Mobile Units Will Ease Technical Inspection of Vehicles in Tehran

Five mobile vehicle inspection units will start operating in Tehran by March to help ease access of car owners to the mandatory annual technical inspection services in the sprawling capital that is home to four million cars
Drivers will be informed about the locations and working hours of the mobile units via the bureau’s website.Drivers will be informed about the locations and working hours of the mobile units via the bureau’s website.

The Tehran Vehicle Technical Inspection Bureau has unveiled its first mobile vehicle inspection unit with the aim of giving car owners in Tehran some solace when it comes to the mandatory annual inspection of their vehicles.

According to the bureau chief, Navab Hosseini, five units will start operating by March, the TVTIB website reported, and two more units will be added a month later.

The units will be stationed across different districts in the sprawling capital that is home to 12 million people and four million cars. The units are equipped with power generators and mobile communication devices through which they connect to the bureau’s online system.

Efficiency and mobility of the units will help reduce the toil of finding less crowded auto inspection centers in the ever-expanding capital. Drivers will be informed about the location and working hours of the units via the bureau’s website.

Husseini said the mobile units will offer services to cars and light commercial vehicles. “Each unit can inspect 300 vehicles a day,” he added.

After the inspections are complete, technicians stationed at mobile units will issue the certificates and stickers, which as a rule all vehicles in Iran are obliged to carry and show to the Traffic Police on demand. Failing to do so means violation of traffic laws and a traffic ticket. The police officer also has the option of impounding the vehicle.

Except for new cars that have a five-year exemption, vehicle owners are required to renew the inspection once a year. Public and commercial vehicles are required to be checked every six months.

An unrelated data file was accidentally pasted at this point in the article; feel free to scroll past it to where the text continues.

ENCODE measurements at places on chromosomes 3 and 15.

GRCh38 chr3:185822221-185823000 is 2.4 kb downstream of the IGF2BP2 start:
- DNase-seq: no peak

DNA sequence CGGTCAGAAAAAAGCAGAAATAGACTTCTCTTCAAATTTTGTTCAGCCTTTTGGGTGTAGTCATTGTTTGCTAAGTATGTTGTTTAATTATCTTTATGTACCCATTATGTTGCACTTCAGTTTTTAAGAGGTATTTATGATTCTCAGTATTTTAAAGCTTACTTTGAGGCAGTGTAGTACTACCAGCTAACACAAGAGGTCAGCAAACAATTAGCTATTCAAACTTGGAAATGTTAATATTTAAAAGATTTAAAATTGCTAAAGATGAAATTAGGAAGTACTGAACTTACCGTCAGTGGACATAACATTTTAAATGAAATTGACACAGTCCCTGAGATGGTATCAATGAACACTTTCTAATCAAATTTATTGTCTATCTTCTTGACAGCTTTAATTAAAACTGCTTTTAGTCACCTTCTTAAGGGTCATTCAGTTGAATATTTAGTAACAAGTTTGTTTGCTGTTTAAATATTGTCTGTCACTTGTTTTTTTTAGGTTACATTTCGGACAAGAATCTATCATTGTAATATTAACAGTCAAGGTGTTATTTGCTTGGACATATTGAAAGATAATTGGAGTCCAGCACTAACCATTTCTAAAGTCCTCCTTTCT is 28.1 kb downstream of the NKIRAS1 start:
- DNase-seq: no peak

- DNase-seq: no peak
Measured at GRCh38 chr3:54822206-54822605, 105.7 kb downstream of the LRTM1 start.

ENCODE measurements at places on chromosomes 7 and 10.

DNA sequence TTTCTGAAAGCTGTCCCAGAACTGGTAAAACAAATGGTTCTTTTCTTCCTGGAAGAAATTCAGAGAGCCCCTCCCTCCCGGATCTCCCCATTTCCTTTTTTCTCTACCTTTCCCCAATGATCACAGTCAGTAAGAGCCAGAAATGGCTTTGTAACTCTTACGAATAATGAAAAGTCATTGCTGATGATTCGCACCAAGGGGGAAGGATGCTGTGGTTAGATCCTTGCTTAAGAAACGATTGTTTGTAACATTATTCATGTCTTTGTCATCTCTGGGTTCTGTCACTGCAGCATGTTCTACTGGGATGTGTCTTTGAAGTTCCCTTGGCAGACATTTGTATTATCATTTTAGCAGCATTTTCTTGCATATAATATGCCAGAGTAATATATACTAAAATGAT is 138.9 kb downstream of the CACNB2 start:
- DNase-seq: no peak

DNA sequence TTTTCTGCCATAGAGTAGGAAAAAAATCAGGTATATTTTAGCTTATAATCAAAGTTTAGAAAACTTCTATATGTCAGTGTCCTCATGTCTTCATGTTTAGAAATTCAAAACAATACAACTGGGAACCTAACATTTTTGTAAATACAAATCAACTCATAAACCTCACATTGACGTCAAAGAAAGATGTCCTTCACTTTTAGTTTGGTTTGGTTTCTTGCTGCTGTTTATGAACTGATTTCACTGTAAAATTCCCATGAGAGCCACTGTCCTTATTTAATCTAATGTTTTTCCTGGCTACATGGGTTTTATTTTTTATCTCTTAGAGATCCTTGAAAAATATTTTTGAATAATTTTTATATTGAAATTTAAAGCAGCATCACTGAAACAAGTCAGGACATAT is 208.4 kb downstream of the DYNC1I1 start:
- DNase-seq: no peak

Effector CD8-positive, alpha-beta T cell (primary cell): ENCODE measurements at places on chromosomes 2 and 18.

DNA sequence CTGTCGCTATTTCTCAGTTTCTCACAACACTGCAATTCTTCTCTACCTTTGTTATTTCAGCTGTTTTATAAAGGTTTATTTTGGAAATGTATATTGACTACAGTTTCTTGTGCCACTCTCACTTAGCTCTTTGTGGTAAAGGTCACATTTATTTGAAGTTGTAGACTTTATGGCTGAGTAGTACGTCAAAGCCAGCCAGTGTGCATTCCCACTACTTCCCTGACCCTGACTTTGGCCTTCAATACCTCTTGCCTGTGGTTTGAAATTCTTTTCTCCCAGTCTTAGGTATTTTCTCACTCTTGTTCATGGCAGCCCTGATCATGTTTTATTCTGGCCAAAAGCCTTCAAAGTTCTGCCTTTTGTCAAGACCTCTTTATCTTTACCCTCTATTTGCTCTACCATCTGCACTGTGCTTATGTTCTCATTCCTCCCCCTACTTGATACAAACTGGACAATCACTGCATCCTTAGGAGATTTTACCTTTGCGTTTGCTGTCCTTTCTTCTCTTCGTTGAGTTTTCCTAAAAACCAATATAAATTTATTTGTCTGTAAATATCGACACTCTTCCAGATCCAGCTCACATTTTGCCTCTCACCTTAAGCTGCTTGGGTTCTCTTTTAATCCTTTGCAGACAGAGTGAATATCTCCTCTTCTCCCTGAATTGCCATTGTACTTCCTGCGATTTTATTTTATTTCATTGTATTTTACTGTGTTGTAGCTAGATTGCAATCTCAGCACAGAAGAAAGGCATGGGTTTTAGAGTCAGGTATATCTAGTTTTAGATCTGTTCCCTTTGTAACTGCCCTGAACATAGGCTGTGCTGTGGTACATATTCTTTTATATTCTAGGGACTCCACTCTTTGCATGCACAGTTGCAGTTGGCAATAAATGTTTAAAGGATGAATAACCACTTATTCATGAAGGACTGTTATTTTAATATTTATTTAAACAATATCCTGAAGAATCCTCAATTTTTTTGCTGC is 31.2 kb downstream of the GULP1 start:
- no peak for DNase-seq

The mandatory vehicle inspections have several purposes, namely curbing fuel consumption and improving air quality that has become a major concern in all big urban areas across the country. According to Iran’s Department of Environment, regular vehicle inspection helps reduce fuel consumption and air pollution by 12% and 20% respectively.

Proper maintenance of cars through regular technical inspections will not only reduce harmful emissions, but also improve vehicle performance, extending the life of the vehicle and safeguarding the environment as well as reducing potential risks to human life through road mishaps.

However, lack of proper infrastructure and inspection centers have been a concern of the people for a long time.

Twenty officially registered vehicle inspection centers are active across Tehran. This is while reports say of the 4 million vehicles plying the capital’s clogged roads and freeways less than half a million have the technical inspection certificates.

To encourage drivers to get their vehicles inspected, the bureau launched an online booking system for technical inspection in October 2017, which according to Hosseini has significantly decreased the time drivers need to wait in queues to get their cars checked at the 20 designated inspection centers.

“Previously, drivers at times had to spend up to four hours at the inspection centers. Since the online service was launched the time has been decreased to one hour,” the TVTIB chief said.

Interested car owners can visit the website through the address to get a booking.

 Similar Moves

Relevant organizations in the energy sector have started to make their own contributions to programs related to vehicle inspections.

The Alternative Fuels Union, a state-backed body that promotes the consumption of cleaner fuels, such as CNG, introduced an online booking system last week for CNG cylinder tests.

Drivers can register with the website to find the nearest inspection center.

AFU says its online system helps reduce waiting time for having the CNG tanks checked. It also seeks to impede the activities of illegal garages doing the crucial tests without professional technicians.

According to the union’s secretary, Mohsen Mashayekhi, some 6 million CNG-powered vehicles commute on Iran roads. Statistics released by the Ministry of Industries shows that in the eight months to November 38,052 CNG hybrids were produced by local carmakers.

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